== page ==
I guess it can be a good practice in specific cases. It requires a special business model and company culture, which Facebook seems to have. It surely does not mean that it can be copied by any other company as it is.
Quoting from the article:
it’s apparent that Facebook’s culture has really embraced product management practices so it’s not as though the role of product management is somehow ignored or omitted. Rather, the culture of the company seems to be set so that everyone feels responsibility for the product.
This indeed requires very conscious and user-oriented developers who can switch to wear the Product Manager hat (as well as the Developer and Tester hats, already more well known in Agile circles). Which in turn requires not only selecting them carefully, but training and mentoring them appropriately.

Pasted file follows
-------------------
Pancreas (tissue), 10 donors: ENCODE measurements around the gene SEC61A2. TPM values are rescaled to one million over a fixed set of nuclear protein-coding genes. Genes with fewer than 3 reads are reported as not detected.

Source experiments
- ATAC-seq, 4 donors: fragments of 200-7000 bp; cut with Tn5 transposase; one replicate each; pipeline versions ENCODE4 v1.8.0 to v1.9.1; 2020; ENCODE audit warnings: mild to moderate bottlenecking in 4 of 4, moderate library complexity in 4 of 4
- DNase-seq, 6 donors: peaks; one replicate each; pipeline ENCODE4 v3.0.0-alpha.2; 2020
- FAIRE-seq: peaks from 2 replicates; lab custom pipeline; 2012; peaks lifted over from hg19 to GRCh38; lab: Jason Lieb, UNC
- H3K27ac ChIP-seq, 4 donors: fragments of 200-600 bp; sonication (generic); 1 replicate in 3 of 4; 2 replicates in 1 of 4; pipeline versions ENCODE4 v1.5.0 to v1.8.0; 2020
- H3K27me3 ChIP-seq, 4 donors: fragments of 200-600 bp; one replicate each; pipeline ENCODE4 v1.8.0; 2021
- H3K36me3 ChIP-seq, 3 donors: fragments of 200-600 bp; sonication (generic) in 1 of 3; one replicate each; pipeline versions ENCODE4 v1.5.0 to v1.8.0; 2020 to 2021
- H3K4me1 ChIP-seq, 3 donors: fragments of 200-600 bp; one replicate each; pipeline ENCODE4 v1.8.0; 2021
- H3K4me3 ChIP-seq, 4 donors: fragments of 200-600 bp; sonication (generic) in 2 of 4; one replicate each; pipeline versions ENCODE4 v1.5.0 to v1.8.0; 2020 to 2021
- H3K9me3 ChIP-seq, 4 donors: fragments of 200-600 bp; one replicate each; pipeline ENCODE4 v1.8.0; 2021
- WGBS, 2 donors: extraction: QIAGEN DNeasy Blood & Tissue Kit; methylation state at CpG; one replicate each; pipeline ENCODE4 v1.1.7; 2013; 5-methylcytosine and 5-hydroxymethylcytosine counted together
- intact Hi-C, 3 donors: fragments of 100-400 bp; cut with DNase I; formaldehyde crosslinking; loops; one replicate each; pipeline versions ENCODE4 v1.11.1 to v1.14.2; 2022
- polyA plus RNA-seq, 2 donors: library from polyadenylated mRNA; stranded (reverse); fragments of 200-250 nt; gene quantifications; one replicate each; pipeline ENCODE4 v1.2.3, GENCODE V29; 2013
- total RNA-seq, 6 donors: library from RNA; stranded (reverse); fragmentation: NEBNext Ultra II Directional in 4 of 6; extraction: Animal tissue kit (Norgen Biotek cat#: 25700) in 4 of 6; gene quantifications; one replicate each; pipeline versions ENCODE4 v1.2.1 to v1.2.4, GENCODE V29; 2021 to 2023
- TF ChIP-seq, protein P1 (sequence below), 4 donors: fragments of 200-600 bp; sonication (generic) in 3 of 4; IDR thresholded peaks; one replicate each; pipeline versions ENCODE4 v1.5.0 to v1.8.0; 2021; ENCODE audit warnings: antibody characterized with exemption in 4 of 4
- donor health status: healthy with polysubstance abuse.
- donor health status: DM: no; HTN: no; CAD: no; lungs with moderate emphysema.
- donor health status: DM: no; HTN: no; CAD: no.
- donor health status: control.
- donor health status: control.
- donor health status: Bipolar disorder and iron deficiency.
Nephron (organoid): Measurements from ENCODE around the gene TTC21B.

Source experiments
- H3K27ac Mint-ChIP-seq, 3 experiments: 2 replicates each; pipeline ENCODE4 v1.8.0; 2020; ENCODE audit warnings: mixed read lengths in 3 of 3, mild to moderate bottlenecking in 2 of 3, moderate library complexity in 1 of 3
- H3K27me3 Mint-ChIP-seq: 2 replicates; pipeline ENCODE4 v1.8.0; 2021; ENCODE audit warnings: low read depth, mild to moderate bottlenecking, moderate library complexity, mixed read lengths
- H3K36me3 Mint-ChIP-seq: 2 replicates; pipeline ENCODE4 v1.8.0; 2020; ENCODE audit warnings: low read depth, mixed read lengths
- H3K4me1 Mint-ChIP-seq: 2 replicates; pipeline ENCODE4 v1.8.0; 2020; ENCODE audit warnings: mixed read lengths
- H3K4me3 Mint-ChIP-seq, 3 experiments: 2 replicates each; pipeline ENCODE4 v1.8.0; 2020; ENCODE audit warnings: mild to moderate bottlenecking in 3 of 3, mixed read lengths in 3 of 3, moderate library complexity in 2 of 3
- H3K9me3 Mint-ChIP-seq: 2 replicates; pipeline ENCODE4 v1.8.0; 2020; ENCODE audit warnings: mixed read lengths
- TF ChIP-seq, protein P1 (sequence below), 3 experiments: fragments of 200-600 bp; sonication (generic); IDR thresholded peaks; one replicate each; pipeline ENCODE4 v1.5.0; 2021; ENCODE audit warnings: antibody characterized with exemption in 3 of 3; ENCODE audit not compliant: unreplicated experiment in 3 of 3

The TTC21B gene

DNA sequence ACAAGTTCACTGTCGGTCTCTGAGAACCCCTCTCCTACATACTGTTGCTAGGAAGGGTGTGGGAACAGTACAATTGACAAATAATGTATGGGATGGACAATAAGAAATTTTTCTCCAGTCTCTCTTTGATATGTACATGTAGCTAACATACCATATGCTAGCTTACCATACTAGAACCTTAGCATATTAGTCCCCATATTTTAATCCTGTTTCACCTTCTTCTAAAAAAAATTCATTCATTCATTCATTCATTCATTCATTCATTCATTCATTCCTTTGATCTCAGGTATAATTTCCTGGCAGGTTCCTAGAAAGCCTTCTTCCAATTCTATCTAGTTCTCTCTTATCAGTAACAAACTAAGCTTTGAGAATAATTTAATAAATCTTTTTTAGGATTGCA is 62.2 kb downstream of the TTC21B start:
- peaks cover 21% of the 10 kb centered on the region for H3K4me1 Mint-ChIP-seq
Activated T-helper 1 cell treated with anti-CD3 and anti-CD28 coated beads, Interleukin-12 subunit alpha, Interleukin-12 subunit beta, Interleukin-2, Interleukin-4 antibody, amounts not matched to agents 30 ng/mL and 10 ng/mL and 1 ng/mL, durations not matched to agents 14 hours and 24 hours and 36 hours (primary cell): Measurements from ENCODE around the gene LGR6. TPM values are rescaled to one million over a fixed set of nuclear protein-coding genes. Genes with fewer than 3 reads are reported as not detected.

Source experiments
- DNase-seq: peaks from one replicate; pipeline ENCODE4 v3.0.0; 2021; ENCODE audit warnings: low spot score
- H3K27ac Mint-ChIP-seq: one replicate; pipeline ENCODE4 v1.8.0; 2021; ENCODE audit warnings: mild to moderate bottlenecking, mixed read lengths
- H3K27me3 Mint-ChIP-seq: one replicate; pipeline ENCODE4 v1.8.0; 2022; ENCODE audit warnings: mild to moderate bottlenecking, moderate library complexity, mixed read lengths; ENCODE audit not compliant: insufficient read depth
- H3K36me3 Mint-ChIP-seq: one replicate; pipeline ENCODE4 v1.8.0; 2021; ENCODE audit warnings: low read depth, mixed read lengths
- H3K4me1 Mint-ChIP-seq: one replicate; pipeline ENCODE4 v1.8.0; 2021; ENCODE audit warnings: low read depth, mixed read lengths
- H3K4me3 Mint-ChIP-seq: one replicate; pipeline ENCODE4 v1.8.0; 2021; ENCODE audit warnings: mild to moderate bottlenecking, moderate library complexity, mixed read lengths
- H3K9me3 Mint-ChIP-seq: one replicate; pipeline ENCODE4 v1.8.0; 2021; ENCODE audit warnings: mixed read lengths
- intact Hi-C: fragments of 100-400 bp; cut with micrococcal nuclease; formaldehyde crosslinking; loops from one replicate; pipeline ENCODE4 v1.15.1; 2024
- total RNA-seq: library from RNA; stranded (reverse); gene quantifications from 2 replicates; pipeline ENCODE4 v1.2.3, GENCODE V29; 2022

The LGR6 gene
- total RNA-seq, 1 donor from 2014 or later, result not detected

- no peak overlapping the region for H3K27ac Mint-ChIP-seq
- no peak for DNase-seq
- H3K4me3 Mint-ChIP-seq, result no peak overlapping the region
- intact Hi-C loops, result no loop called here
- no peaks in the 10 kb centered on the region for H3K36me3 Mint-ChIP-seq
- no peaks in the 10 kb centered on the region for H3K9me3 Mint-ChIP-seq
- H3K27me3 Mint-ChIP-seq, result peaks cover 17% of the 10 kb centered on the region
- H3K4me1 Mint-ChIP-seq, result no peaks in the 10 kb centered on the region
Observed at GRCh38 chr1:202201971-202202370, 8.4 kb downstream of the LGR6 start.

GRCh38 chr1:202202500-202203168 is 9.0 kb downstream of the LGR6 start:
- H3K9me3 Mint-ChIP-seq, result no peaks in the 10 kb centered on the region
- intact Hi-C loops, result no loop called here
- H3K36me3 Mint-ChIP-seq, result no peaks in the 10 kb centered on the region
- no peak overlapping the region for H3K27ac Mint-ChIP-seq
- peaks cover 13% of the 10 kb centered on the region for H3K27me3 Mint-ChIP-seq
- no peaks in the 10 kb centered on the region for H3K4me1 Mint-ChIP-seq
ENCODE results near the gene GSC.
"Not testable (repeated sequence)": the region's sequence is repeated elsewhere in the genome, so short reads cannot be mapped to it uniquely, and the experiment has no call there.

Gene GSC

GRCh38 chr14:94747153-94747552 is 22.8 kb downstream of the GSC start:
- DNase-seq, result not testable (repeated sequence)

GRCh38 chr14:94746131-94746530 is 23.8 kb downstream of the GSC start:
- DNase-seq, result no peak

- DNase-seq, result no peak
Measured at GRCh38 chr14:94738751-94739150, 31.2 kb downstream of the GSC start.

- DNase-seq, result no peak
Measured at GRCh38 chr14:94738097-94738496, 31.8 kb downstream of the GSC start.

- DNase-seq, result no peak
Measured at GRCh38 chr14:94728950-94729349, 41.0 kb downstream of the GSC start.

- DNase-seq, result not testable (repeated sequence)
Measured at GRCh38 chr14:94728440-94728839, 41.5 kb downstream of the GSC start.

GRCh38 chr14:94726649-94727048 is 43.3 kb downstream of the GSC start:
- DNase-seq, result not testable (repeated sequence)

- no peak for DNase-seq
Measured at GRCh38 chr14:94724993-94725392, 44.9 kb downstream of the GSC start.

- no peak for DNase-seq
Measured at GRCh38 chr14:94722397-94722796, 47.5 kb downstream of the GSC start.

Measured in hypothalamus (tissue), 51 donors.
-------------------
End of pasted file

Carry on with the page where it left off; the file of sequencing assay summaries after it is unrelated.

I believe if the developers really embrace this view, it can be very effective, as there is
- less distinct layers of communication between end users and developers, thus reduced need for communication,
- developers are forced to fully understand the domain, and to assess the implications of their specific technical decisions properly, so there is much less risk of introducing usability issues and bugs.
The downside is that it is easy for developers to get excited about bells and whistles which look intriguing for them, but does not make any difference for the users. This seems to be avoided by live usability tests:
arguments about whether or not a feature idea is worth doing or not generally get resolved by just spending a week implementing it and then testing it on a sample of users, e.g., 1% of Nevada users.